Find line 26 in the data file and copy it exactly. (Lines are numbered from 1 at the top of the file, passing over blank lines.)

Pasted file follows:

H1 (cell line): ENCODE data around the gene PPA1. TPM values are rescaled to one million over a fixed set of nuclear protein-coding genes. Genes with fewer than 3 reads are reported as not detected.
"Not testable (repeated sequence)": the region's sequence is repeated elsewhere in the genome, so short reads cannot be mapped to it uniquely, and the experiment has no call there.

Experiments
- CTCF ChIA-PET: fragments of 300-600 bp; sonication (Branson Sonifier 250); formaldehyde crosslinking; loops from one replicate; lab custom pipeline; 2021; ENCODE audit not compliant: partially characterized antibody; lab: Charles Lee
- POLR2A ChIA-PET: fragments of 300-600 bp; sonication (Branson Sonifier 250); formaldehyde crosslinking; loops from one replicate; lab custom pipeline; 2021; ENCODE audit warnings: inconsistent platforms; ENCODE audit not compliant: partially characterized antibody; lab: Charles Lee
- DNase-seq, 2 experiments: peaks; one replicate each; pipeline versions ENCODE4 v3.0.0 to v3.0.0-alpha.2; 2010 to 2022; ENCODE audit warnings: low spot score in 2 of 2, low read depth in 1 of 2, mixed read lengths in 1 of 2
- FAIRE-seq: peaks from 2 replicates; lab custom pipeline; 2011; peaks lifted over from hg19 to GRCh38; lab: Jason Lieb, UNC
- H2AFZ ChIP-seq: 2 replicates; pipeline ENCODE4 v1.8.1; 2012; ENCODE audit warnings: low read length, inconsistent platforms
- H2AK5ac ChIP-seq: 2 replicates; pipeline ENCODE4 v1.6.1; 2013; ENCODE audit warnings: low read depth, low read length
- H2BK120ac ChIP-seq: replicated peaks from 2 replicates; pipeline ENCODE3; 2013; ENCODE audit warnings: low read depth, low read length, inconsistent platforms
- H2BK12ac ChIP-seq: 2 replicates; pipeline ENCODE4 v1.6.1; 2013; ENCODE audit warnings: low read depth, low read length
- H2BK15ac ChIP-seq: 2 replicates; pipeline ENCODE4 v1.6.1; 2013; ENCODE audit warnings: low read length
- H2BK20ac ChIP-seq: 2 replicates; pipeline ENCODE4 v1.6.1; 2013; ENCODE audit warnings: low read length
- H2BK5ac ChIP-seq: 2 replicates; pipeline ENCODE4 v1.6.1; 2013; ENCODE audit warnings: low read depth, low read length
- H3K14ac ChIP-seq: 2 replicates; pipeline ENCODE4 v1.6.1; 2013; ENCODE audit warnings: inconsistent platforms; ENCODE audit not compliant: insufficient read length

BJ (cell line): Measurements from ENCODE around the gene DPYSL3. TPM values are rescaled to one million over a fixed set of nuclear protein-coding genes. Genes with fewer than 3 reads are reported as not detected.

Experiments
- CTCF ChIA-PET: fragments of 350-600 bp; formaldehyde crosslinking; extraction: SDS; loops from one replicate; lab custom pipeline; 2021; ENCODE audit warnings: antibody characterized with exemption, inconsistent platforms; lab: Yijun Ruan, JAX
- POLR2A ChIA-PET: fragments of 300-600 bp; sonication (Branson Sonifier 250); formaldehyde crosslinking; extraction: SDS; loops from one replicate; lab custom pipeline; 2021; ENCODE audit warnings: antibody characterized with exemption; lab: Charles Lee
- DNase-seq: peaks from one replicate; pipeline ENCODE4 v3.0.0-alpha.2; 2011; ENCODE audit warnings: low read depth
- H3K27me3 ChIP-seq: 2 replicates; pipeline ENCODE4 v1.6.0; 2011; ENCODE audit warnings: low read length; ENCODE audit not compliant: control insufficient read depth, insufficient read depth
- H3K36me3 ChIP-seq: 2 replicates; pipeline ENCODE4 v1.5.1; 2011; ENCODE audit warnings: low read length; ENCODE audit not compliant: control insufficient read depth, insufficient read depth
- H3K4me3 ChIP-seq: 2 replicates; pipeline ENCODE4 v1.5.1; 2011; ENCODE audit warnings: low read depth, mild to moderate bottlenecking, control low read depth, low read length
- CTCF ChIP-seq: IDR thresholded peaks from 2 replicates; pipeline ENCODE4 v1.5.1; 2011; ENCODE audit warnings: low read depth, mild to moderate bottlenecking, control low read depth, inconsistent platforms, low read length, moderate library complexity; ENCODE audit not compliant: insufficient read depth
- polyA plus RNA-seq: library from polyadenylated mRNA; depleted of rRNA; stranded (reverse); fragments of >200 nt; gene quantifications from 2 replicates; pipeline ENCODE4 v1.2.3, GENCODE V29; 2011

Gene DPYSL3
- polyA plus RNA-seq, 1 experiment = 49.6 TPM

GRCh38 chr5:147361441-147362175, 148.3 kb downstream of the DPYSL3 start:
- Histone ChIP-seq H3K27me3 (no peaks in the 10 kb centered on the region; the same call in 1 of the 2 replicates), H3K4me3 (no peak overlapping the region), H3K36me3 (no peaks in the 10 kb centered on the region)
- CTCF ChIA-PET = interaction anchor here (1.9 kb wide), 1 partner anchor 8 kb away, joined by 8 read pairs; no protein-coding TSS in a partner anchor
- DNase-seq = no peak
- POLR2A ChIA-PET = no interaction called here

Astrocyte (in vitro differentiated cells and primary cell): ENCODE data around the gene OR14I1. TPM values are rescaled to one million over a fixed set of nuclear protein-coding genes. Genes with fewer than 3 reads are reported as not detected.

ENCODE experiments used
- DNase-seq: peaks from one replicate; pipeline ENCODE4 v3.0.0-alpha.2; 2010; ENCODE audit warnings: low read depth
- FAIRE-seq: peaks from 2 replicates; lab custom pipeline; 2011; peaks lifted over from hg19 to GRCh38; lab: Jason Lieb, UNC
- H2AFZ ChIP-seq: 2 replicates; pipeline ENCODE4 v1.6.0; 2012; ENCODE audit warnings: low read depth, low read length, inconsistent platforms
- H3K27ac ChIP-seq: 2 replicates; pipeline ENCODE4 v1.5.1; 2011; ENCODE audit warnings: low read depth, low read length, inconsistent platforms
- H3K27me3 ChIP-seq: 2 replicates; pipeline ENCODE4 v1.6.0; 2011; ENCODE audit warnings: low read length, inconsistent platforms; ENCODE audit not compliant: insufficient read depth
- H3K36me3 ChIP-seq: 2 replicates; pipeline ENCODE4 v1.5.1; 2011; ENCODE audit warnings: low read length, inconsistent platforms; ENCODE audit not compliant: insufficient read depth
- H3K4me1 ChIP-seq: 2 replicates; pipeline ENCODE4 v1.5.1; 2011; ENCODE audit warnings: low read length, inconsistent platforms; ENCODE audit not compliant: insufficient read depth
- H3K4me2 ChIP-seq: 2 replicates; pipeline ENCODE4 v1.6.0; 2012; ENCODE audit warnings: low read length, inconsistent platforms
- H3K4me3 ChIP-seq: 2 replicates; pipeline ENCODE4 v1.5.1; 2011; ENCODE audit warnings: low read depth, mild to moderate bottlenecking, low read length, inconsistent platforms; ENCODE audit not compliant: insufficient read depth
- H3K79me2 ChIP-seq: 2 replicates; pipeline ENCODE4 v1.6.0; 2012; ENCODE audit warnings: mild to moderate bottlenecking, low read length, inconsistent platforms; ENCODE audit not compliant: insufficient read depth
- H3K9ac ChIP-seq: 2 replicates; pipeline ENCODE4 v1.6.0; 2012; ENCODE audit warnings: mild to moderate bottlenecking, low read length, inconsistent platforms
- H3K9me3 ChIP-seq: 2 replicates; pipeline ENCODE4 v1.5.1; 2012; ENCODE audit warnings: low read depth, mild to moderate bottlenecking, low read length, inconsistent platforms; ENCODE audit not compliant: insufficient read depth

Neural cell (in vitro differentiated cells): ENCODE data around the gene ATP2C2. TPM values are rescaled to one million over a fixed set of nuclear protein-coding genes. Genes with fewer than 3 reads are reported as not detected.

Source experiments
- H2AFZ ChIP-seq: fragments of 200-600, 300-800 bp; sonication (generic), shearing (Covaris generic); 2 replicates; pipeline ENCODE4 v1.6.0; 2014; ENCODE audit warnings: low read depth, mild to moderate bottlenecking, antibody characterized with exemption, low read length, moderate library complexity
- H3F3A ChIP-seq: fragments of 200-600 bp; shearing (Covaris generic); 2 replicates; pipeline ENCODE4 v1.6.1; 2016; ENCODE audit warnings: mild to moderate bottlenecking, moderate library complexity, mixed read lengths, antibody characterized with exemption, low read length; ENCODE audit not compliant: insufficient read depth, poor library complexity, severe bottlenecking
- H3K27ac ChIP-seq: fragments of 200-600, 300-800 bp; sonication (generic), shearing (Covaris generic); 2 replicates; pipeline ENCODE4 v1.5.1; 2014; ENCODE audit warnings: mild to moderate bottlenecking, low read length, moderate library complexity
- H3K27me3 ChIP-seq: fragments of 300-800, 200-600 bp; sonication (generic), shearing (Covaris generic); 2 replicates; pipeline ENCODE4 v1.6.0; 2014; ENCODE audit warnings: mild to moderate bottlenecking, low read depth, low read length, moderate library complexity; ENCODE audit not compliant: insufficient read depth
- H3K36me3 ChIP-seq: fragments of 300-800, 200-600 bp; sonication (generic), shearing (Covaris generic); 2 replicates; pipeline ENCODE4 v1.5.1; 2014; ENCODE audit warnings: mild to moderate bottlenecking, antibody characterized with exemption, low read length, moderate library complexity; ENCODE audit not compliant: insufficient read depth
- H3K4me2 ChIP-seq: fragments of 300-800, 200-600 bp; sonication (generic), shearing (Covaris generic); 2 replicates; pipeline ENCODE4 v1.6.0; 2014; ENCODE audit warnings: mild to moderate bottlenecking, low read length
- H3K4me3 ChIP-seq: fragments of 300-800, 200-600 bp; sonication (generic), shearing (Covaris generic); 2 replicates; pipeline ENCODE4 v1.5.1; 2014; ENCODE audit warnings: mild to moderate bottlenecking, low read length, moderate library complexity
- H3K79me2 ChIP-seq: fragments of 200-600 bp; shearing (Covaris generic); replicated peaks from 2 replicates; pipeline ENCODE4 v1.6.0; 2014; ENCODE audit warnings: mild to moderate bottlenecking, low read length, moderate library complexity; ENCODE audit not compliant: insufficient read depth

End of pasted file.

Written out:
Gene DPYSL3